// Embodying Pride by Taking Up Space: Eating Disorders in the LGBTQ+ Community Embodying Pride by Taking Up Space: Eating Disorders in the LGBTQ+ Community

Embodying Pride by Taking Up Space:
Eating Disorders in the LGBTQ+ Community

By: Matthew Murray, MS
June 18, 2021
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Embodying Pride by Taking Up Space: Eating Disorders in the LGBTQ+ Community

Last week, our community in The Alliance’s LGBTQ+ pro-recovery eating disorders support group reflected on what it means to have pride and how pride is expressed. This is, of course, personal to everyone. Pride can be internal and external. It can mean protest, celebration, connection to community, gender euphoria, survival, and so much more. I shared with the group that I believe the thread weaving these facets of pride together is the tenet that you deserve to take up space. This universal truth represents a sort of North Star, a guiding light, at the intersection of queerness and eating disorder recovery.

LGBTQ+ folks are at greater risk for eating disorders than cisgender heterosexual folks and have unique and nuanced experiences with food and body. This can be for several reasons, not the least of which is living in a world that can be hostile to who you are, a world that tells you that you don’t deserve. From this hostility grows an internalized shame, engendered by those who believe queerness is a threat. In truth, eating disorders can offer a haven from that hurt, for a time. All the while, though, eating disorders strip away your authenticity by thriving off your shame. That eating disorder voice twists and compounds itself with shame, a duality that reinforces the message that you don’t deserve. Yet, that is a lie. You do deserve, recovery is possible, and hope is not lost. So, what does it mean to take up space and what does that have to do with recovery?

To me, taking up space at its core means showing up as your authentic self. It means that you deserve to belong, and in that belonging, have your identity respected. You deserve meaningful relationships with folks who speak your language and understand the communities you inhabit. You deserve to have your voice heard and concerns taken seriously. You deserve providers who understand that LGBTQ+ folks are not a monolith. Providers who are willing to learn that connection to and expression of body and gender is complex for queer folks, that gender euphoria cannot be sidelined for recovery, and that they are stakeholders in dismantling barriers for LGBTQ+ folks in the healthcare landscape. Of critical importance here, you deserve freedom from eating disorders. You deserve to nourish and protect your body. You deserve recovery.

Help is available, help that honors the intersections you embody. Seeking it requires vulnerability that can open you to hurt. It’s in that hurt that I want to acknowledge that the concept of pride is complex, and maybe feels or is inaccessible. Maybe queerness has cost you. It can cost family, friends, opportunities, and life milestones, and those losses need to be grieved. Maybe you can’t be your authentic self because it isn’t safe for you, you aren’t ready, you aren’t sure what that authentic self is, or the LGBTQ+ community actively marginalizes identities you hold. None of these invalidate queerness or change that you deserve to hold pride. If you can’t express yourself the way you need to right now, that doesn’t mean it will be that way forever.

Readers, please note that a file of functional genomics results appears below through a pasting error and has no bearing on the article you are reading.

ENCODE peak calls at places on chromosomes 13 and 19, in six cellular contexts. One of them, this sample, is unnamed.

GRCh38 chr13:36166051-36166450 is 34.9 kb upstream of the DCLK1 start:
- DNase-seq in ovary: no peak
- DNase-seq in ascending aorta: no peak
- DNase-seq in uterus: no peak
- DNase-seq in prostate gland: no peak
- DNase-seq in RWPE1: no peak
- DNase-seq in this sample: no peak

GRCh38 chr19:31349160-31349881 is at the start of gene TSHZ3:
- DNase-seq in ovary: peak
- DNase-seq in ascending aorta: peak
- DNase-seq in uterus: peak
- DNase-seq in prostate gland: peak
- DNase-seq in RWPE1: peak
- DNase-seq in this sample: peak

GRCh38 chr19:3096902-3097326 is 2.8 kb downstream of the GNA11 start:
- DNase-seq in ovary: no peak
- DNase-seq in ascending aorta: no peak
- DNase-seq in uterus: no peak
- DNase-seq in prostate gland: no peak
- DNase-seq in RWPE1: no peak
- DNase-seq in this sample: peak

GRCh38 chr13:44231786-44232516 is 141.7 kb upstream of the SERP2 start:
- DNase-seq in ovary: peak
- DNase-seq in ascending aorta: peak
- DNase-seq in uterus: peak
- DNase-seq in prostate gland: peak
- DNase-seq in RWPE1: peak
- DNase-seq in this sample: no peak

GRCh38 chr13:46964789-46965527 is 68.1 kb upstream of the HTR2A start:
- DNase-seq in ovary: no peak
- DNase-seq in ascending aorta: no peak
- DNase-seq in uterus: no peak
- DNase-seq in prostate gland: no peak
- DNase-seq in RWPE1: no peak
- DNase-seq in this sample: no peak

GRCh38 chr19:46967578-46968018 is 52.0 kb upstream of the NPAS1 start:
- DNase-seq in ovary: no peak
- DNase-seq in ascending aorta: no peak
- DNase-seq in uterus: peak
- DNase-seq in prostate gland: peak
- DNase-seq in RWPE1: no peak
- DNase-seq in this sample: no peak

The reality is, none of this is really meant to be easy, though we certainly wish it was. Recovery, authenticity, and vulnerability are hard work because healing is hard work. It takes time and you deserve to heal at your own pace, with the grace to stumble. You deserve to have compassion for yourself, knowing that healing strips down the walls the eating disorder built, allowing you to cultivate and celebrate the authentic self that shame covers up. Water can manifest in a tempest or a slow trickle, but over time, wash away the hardest of stone all the same. There is immense power in claiming the space you deserve to take up.

If you or a loved one is currently struggling with an eating disorder, it’s important to know that you are not alone. The Alliance is here and we understand what you are going through. Connect with us at https://Findedhelp.com/ to find eating disorder treatment options near you today or visit our site to learn more about our free, virtual, therapist-led LGBTQ+ pro-recovery eating disorders support group.


Matthew Murray, MS (he/him) is a PhD Candidate in clinical psychology, researcher, and clinician-in-training working with eating disorders in Chicago, IL. His research focuses on the intersection of eating pathology and sexual and gender identity, particularly symptom manifestation in disaggregated LGBTQ populations and the degree to which such research can contribute to culturally effectual models of treatment. He has additional interests in community support for eating disorders, eating disorders in males, and behavioral health interventions.

Matthew is co-chair of his doctoral program’s student Diversity Committee, working with other student leaders and faculty to address equity gaps in the program. He additionally co-facilitates The Alliance for Eating Disorders Awareness’ LGBTQ+ Pro-Recovery Eating Disorder Support Group and has provided several talks exploring cultural considerations in eating disorder conceptualization and care. Matthew has experience in legislative advocacy and is ultimately interested in advancing policy aimed at improving eating disorder treatment access and safety for the LGBTQ+ community and other marginalized populations.

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